Germany's Thomas Bach was elected president of the International Olympic Committee (IOC) Tuesday in Buenos Aires, to succeed Belgium's Jacques Rogge, dpa reported.
"I have the honour and the pleasure to announce that the ninth president of the International Olympic Committee is Thomas Bach," Rogge said.
Bach, sitting on his left, stood up to hug Rogge and address IOC members.
"Uff!" he said, in his first comment as IOC president. "This is a really overwhelming sign of trust and confidence."
The election of the ninth IOC president took just two rounds of voting in a secret ballot among IOC members. In the second round, Bach, 59, beat Puerto Rico's Richard Carrion, Switzerland's Denis Oswald, Ukraine's Sergey Bubka and Singapore's Ng Ser Miang.
In the first round, Ching-Kuo Wu of Taiwan and Ng tied with the fewest votes, and Wu was eliminated in the subsequent tie-break.
The 1976 Olympic fencing gold medallist Bach, who was the frontrunner for the top job in world sport for years, thanked those who voted for him, but also promised to represent those who had not.
"I will also work for and with you in the coming years and want to earn your confidence too," he told them.
"My door, my ears and my heart are always open," Bach said.
Rogge had been IOC president for 12 years, since he succeeded Spain's Juan Antonio Samaranch (1980-2001).
"I hope very much that I can count on your good advice also for the years to come," Bach told his predecessor.
The Bach joined the IOC in 1991 and has enjoyed a steep career there. He was IOC vice-president, chairs the juridical and the anti-doping disciplinary commissions and negotiates European TV rights.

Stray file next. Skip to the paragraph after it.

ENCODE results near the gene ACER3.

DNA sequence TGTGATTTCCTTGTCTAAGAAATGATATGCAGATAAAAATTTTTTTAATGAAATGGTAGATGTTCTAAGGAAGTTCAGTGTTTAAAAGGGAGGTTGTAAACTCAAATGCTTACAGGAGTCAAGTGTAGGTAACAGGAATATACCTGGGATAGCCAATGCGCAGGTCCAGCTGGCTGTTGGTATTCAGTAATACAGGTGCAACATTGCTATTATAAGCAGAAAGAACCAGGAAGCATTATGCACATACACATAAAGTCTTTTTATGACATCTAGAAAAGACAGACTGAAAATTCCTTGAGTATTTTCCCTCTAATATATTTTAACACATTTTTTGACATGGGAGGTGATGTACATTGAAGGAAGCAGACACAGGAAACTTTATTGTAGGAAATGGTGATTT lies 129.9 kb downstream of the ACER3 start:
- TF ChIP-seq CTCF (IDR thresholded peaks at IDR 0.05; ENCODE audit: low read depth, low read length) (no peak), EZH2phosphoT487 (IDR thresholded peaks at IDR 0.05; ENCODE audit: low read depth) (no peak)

Since it was founded in 1894, the IOC has had only one non-European president, Avery Brundage, of the United States (1952-72).
At 71, Rogge has stressed that he is leaving "without any nostalgia" and with few regrets.
"I did my duty, I did what I had to do. If it has benefited the International Olympic Committee, I'm happy, but don't look at me as a miracle doctor," he said last week in Buenos Aires.
"Have I enjoyed it? Not always. Was it exciting? Definitely," he said.
Rogge plans to remain involved with events at the IOC as an honorary member and plans to attend the Games in the future too.
Earlier Tuesday, the heads of the American and Russian Olympic Committees, Larry Probst and Alexander Zhukov, were elected into the IOC.
Probst, a businessman who chairs the United States Olympic Committee, received 71 votes with 20 opposed. The economist and Russian Olympic Committee president Zhukov was elected with 63 votes in favour and 29 against.
They were part of a group of nine new members of the IOC at the Session in Buenos Aires.
Among the new members were two Olympic medallists and two other former athletes: Double Olympic distance running silver medallist Paul Tergat of Kenya, 2004 high jump gold medallist Stefan Holm of Sweden, former volleyball player Bernard Rajzman of Brazil and former equestrienne Mikaela "Mikee" Cojuangco-Jaworski of the Philippines.
Octavian Morariu of Romania, Dagmawit Girmay Berhane of Ethiopia and Camiel Eurlings of the Netherlands are the other now IOC members.
The election took the total IOC followed the exit of King Willem-Alexander of the Netherlands, who resigned after he succeeded his mother as monarch in April.
The IOC now has a total of 112 members. However, Australia's Kevan Gosper and Senegal's Lamine Diack are set to quit for age reasons on December 31, while Oman's Habib Macki will be stepping down, to bring the number down to 109 members.
A new IOC vice president was set to be elected later Tuesday, while a further vacancy on the decision-making IOC executive board was also to be filled.
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